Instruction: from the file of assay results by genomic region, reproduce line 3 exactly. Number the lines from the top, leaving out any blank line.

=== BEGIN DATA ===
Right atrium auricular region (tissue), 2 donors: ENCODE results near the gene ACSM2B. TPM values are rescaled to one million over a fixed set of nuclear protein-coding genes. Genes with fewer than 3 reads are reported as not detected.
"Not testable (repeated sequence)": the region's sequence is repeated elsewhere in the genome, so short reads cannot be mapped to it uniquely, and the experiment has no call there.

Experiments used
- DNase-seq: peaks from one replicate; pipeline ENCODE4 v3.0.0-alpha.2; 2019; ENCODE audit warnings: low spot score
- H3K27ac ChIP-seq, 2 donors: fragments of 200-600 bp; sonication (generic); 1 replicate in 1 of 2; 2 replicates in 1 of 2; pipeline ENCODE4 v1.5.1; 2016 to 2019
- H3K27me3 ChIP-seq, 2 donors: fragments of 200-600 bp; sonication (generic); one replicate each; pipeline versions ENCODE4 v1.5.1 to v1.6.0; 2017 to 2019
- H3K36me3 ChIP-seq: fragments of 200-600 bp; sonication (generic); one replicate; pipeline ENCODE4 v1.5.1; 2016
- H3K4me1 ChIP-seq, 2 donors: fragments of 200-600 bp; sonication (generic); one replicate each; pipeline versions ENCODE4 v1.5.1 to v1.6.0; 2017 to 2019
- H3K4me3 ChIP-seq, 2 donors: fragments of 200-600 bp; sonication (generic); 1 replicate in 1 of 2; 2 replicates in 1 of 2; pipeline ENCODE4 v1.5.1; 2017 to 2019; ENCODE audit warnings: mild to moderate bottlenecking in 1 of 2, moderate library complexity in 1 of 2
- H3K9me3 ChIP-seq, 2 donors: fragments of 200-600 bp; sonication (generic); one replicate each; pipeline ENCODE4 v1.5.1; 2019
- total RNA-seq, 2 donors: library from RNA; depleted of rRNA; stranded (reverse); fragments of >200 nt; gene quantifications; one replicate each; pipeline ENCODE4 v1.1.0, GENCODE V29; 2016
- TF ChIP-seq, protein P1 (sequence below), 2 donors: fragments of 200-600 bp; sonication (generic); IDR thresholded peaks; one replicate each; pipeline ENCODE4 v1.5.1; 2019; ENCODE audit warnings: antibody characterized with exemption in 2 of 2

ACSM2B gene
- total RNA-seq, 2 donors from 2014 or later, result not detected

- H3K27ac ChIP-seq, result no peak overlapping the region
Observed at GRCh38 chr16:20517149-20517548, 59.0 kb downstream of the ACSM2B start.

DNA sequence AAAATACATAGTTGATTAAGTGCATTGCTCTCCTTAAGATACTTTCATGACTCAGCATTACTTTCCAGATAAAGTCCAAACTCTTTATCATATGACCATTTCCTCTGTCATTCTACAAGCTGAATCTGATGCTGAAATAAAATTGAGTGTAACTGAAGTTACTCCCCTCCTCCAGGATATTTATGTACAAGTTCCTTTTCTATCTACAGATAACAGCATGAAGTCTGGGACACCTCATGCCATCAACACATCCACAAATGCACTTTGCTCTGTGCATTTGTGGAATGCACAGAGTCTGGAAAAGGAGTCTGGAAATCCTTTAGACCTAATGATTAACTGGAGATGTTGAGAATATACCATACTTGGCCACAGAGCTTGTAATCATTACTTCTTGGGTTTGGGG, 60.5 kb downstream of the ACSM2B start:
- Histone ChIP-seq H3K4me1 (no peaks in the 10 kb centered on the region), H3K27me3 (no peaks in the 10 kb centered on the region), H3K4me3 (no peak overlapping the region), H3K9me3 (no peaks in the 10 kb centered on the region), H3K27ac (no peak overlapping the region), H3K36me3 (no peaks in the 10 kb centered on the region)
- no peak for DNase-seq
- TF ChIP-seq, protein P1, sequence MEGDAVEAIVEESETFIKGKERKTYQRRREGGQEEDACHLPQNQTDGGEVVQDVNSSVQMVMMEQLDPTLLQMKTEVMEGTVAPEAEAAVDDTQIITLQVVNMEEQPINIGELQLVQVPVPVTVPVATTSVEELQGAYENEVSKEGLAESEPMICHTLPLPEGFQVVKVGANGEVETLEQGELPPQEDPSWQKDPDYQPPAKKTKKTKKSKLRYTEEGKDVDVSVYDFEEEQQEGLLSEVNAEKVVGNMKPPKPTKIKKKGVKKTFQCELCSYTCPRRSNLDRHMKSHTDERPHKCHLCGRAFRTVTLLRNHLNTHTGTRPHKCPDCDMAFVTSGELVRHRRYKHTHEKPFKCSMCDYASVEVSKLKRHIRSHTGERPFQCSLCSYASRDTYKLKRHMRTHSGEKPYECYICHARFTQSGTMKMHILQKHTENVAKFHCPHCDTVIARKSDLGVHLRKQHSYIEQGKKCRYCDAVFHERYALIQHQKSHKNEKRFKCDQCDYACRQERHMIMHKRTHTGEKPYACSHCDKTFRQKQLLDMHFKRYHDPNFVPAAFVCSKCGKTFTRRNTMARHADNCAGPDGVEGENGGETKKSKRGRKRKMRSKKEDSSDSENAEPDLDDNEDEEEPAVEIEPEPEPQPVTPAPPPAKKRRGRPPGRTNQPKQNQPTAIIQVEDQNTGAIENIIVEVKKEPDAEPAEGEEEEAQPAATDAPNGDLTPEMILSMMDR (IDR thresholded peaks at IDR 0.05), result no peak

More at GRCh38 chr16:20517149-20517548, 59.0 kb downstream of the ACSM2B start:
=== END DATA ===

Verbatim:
Experiments used